Archive for the education Category
The May/June 2012 Community Connection is NOW AVAILABLE!
Click on the Photo above to read the Community Connection Online.
You can also download a PDF version HERE.
Click on the photo above to read the
March/April 2012 the Community Connection.
A PDF version is also available for download HERE.
The Game Changers Project was one of the many groups and outlets that covered January’s Operation Skid Row. This week, MSNBC and The Grio posted the piece on Operation Skid Row created by Carl Seaton, Game Changer Fellow.
Sign On to Support Transparency and Community Participation in the Downtown LA Football Stadium ProcessPosted in civic participation, education, health access, organizing, Uncategorized with tags AEG, Community Health, farmers field, LA, la can, los angeles, Los Angeles City Council, Play Fair Farmers FIeld, PSR-LA on March 12, 2012 by Cangress
Los Angeles Community Action Network, Physicians for Social Responsibility and a growing number of organizations are currently working to ensure that there is a transparent and participatory Environmental Impact Report (EIR) process for the proposed Farmers Field/LA Convention Center.
Please consider supporting these efforts by adding your organization to this sign-on letter, which will be sent to the Los Angeles City Council Ad Hoc Committee on the Proposed Downtown Stadium and Event Center (Councilmembers Perry, Cardenas, LaBonge, Reyes and Rosendahl).
The EIR process includes points for community engagement and comments on a land use change that will impact the surrounding area for generations to come. It is one of the strongest tools built into law that community members and residents can use to weigh in and voice their opinions and concerns on projects that will affect their health. Given the size, scope and potential impacts of the proposed stadium/Convention Center project, we are calling on members of the Ad Hoc Committee to take proactive steps to ensure impacted communities can participate in the EIR process and protect individual and community health.
Specifically, we are calling on the Ad Hoc Committee to:
- Ensure that the EIR review timeframe is expanded from 45 days to 90 days. This project and EIR are at a scale that clearly requires more time for community review and analysis;
- Support the implementation of a Health Impact Assessment (HIA), to be conducted simultaneously with the EIR review and approval process, and address its findings in your decision making. An HIA will bring critical qualitative information about community health impacts into this important process; and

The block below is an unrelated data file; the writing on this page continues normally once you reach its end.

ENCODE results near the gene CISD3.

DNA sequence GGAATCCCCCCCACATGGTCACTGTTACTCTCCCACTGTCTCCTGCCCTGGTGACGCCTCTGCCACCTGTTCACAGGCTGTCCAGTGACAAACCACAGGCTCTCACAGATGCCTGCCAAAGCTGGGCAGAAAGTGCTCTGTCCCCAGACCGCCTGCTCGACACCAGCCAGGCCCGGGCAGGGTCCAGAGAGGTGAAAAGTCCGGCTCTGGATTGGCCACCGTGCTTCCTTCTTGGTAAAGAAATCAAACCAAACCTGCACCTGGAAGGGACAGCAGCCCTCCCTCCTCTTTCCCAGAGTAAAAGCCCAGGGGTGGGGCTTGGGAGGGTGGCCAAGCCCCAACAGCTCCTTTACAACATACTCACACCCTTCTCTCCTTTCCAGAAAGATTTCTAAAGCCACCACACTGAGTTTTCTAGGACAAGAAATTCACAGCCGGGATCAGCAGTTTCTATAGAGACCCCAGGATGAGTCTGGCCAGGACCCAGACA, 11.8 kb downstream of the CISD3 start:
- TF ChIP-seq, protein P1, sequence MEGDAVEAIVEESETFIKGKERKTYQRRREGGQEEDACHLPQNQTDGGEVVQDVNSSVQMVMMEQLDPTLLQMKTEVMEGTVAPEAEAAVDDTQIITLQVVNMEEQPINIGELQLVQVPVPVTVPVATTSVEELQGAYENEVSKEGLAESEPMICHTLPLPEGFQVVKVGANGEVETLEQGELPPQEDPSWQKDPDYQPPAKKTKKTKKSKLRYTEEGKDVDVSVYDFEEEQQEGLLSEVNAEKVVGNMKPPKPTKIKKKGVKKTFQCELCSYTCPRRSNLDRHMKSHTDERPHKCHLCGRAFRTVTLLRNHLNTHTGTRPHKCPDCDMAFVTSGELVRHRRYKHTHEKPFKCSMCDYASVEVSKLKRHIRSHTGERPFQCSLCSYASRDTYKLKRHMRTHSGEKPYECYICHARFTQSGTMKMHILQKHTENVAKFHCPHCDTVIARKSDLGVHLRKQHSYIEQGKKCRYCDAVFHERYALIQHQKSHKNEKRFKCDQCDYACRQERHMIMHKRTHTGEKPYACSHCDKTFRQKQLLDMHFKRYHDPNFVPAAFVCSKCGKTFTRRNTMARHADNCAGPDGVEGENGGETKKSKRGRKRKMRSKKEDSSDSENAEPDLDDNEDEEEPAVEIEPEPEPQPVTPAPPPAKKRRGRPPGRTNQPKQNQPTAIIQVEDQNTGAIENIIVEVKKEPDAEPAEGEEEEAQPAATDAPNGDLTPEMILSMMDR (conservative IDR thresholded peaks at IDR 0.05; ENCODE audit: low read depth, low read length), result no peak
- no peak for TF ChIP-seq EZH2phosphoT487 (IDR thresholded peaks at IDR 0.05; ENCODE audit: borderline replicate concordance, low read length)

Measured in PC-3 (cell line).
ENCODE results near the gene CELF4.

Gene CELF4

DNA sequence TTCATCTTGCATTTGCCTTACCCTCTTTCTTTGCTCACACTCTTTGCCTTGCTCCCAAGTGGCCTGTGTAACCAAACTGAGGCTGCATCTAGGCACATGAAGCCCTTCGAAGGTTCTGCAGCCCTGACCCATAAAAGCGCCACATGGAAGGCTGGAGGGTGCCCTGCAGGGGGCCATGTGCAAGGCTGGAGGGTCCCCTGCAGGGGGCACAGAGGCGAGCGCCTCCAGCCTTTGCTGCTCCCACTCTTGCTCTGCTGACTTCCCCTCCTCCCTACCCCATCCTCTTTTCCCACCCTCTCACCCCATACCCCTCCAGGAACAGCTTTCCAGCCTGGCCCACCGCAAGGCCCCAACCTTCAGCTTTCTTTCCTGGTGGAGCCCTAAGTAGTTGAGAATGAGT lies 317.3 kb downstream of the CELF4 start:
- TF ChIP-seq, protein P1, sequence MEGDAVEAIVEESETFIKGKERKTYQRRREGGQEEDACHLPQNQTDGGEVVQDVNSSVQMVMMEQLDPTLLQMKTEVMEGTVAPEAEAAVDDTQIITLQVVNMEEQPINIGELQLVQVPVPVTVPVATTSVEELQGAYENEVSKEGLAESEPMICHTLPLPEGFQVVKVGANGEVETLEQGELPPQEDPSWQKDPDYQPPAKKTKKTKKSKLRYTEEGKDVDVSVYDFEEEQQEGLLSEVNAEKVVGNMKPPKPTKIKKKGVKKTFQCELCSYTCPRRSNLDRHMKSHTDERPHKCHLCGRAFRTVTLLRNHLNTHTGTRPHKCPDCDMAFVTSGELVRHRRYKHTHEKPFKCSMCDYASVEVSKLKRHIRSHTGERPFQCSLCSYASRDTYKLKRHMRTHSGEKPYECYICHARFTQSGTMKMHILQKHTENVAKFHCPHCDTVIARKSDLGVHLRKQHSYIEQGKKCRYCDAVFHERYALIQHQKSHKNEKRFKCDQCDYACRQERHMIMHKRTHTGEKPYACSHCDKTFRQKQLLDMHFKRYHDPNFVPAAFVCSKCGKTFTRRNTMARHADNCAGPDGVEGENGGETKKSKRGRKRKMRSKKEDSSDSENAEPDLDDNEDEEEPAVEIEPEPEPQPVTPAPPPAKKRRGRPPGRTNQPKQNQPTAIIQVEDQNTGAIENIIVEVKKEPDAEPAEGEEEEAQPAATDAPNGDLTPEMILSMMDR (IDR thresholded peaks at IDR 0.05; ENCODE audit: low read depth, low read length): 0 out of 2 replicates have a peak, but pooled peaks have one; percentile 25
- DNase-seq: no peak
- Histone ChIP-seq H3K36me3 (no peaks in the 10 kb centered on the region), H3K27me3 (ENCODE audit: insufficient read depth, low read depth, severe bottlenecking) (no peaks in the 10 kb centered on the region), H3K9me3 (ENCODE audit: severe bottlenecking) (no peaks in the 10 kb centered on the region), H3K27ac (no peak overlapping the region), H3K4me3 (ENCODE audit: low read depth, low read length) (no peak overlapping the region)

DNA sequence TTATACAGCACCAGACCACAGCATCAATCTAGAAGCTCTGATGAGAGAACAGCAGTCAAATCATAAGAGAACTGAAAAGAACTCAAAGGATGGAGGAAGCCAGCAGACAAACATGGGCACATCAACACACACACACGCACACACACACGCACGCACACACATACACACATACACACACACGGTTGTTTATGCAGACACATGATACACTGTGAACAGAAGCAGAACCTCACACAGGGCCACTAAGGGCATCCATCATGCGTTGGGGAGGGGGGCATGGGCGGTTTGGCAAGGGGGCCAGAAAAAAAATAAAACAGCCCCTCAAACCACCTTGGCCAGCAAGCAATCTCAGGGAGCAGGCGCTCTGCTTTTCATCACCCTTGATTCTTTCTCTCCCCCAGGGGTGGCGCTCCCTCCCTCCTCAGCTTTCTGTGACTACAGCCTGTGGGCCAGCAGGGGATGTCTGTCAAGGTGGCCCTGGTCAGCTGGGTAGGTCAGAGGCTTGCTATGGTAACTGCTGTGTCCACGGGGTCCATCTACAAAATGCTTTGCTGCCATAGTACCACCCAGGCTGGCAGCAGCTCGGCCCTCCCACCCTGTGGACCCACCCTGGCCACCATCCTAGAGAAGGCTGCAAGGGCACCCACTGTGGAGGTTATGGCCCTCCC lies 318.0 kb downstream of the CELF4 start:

- Ensure that Neighborhood Protection Plans are created for the surrounding communities of Pico-Union, South Park/Downtown, and South Los Angeles, with meaningful participation and input from residents and stakeholders.
Click HERE to read the letter, with the endorsers confirmed to date. If your organization would like to sign on to the letter, please contact Eric Ares at 213.228.0024 or at firstname.lastname@example.org by 12:00 PM on Thursday, March 15th.
Click on the photo above to read the January/Februar 2012 Edition of the Community Connection
(or download a PDF version HERE).
Click on the photo above to read the November/December 2011 Edition of the Community Connection
(or download a PDF version HERE).
“A million dollars of tax payer money that could help the poor – why is it going to one of the world’s largest architecture firms?”Posted in community connection, education, politics, Uncategorized, video with tags AEG, CBS, farmers field, gensler, jan perry, LA Times, Mayor villaraigosa, politricking, Steve Lopez on October 11, 2011 by Cangress
As first reported in the LA Weekly, LA Times, and the Community Connection a few months ago, Gensler – an architecture firm that made over $450 million in profits last year – is set to receive $1 million of public money to move their offices from Santa Monica to Downtown Los Angeles.
If this wasn’t bad enough, the deal – facilitated by Mayor Antonio Villaraigosa – involves taking away from federal community-development block grant funds that are earmarked for City Council District 9, which includes Skid Row. These funds are supposed to assist in homeless services, serve low-income individuals, and/or address an urgent need. Instead, they are being used to subsidize the office move of one of the richest architecture firms in the world.
Last week, CBS2 did a investigative report on this:
A few days after this report, Steve Lopez wrote a column on the Gensler Million. The article is embedded below. It can also be found at the LA Times Website.
Why does a thriving business need a $1-million handout?
To lure an architecture firm to downtown L.A. from Santa Monica, the city helped get it $1 million in federal funds with the promise of new jobs. In fact, the firm is required to add only 29 positions.
In tough times, with stiff competition for scarce public money, how did a thriving multinational company manage to win more than $1 million in tax dollars to move its local headquarters from Santa Monica to downtown Los Angeles?
It was a piece of cake, thanks to the help of Mayor Antonio Villaraigosa and two people who’d like to be the next mayor — Councilwoman Jan Perry and former jobs czar Austin Beutner.
The public handout will include a three-year holiday from the city’s gross revenue taxes — a deal the city offers to relocating companies, and one that could save Gensler hundreds of thousands of dollars.
That would have been enough, you’d think, and hard to argue with. But city officials also paved the way for Gensler to receive a $1-million Community Development Block Grant, a federal program that historically has focused on stimulating economic growth and housing in low-income communities.